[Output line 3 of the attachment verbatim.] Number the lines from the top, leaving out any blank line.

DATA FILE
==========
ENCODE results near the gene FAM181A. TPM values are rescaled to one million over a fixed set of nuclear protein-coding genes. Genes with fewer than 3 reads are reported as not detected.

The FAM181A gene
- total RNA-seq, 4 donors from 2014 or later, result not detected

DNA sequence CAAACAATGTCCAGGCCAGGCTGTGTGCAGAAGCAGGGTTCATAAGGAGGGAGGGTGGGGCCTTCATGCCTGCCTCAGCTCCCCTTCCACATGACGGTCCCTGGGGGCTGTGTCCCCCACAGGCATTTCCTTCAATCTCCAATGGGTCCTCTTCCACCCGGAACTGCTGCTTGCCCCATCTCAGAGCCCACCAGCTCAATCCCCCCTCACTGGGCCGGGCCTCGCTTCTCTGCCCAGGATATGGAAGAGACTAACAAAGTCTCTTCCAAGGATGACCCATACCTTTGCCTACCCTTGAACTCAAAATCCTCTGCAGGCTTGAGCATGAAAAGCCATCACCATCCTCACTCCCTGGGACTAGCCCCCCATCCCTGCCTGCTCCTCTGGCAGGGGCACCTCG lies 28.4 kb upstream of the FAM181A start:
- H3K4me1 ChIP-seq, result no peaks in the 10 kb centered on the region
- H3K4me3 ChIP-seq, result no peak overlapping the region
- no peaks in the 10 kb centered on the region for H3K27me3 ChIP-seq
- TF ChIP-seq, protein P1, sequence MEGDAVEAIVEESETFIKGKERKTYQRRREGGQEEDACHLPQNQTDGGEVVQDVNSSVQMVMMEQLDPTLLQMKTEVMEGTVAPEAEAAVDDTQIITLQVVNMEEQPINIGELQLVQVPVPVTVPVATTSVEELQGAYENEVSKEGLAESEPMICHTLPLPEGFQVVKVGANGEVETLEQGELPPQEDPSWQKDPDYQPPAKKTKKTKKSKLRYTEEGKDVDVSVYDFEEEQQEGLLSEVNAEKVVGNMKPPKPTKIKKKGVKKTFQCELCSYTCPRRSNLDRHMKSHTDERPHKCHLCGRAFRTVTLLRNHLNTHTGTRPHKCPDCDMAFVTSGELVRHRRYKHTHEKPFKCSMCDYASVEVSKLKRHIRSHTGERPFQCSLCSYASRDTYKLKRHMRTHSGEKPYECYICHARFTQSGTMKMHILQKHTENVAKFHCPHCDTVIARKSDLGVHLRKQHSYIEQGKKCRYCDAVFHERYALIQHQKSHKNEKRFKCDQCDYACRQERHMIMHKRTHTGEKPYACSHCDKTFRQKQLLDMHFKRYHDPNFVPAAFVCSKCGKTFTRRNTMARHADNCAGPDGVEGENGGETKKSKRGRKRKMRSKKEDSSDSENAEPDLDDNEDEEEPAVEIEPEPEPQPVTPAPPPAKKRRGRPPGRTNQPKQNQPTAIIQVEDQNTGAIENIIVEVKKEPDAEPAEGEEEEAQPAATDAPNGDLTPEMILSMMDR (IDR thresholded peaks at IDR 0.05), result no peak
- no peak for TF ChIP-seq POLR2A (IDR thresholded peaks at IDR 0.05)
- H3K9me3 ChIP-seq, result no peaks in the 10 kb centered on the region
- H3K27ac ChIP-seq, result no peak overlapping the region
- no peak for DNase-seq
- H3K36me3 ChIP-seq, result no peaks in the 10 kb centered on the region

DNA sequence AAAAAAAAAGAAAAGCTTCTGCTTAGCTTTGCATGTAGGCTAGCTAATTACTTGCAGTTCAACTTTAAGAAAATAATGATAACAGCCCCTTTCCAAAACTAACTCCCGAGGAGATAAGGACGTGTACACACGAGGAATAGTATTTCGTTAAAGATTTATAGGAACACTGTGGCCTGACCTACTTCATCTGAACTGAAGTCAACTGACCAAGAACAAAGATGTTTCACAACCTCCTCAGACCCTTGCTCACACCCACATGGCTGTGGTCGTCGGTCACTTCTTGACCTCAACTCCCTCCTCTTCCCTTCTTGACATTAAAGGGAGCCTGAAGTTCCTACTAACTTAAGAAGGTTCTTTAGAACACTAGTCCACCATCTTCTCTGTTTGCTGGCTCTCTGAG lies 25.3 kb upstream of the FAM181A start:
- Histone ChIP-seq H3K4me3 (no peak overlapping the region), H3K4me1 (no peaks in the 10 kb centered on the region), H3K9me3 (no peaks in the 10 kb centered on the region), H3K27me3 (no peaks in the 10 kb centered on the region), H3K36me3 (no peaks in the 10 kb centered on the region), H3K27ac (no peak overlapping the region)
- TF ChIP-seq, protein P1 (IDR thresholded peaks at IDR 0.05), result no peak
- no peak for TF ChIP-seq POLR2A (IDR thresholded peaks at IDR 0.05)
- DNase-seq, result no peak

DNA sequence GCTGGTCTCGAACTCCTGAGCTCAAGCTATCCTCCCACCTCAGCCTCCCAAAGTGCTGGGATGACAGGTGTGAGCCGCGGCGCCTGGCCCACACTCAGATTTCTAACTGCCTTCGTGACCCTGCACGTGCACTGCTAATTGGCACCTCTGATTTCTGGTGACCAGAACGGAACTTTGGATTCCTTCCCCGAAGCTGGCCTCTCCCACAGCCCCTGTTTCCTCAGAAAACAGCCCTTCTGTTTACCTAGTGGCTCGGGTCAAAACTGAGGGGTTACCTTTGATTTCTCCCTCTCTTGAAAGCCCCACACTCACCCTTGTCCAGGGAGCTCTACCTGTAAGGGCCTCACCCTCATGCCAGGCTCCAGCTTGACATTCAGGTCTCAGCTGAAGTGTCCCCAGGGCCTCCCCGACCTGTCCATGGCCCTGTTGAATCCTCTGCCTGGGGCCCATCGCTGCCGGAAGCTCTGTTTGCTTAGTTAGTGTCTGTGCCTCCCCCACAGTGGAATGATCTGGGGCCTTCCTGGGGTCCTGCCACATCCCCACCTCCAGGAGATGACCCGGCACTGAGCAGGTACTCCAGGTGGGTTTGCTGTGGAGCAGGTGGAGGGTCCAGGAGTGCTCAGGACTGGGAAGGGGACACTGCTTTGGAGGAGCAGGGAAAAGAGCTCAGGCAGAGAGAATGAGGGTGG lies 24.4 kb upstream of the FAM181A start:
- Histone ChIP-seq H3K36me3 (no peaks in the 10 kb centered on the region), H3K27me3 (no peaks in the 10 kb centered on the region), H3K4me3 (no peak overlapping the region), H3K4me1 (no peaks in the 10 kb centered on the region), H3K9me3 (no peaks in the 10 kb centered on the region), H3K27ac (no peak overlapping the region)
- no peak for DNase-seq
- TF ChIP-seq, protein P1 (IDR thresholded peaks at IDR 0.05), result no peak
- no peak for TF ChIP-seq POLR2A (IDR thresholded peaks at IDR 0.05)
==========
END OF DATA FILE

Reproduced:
- total RNA-seq, 4 donors from 2014 or later, result not detected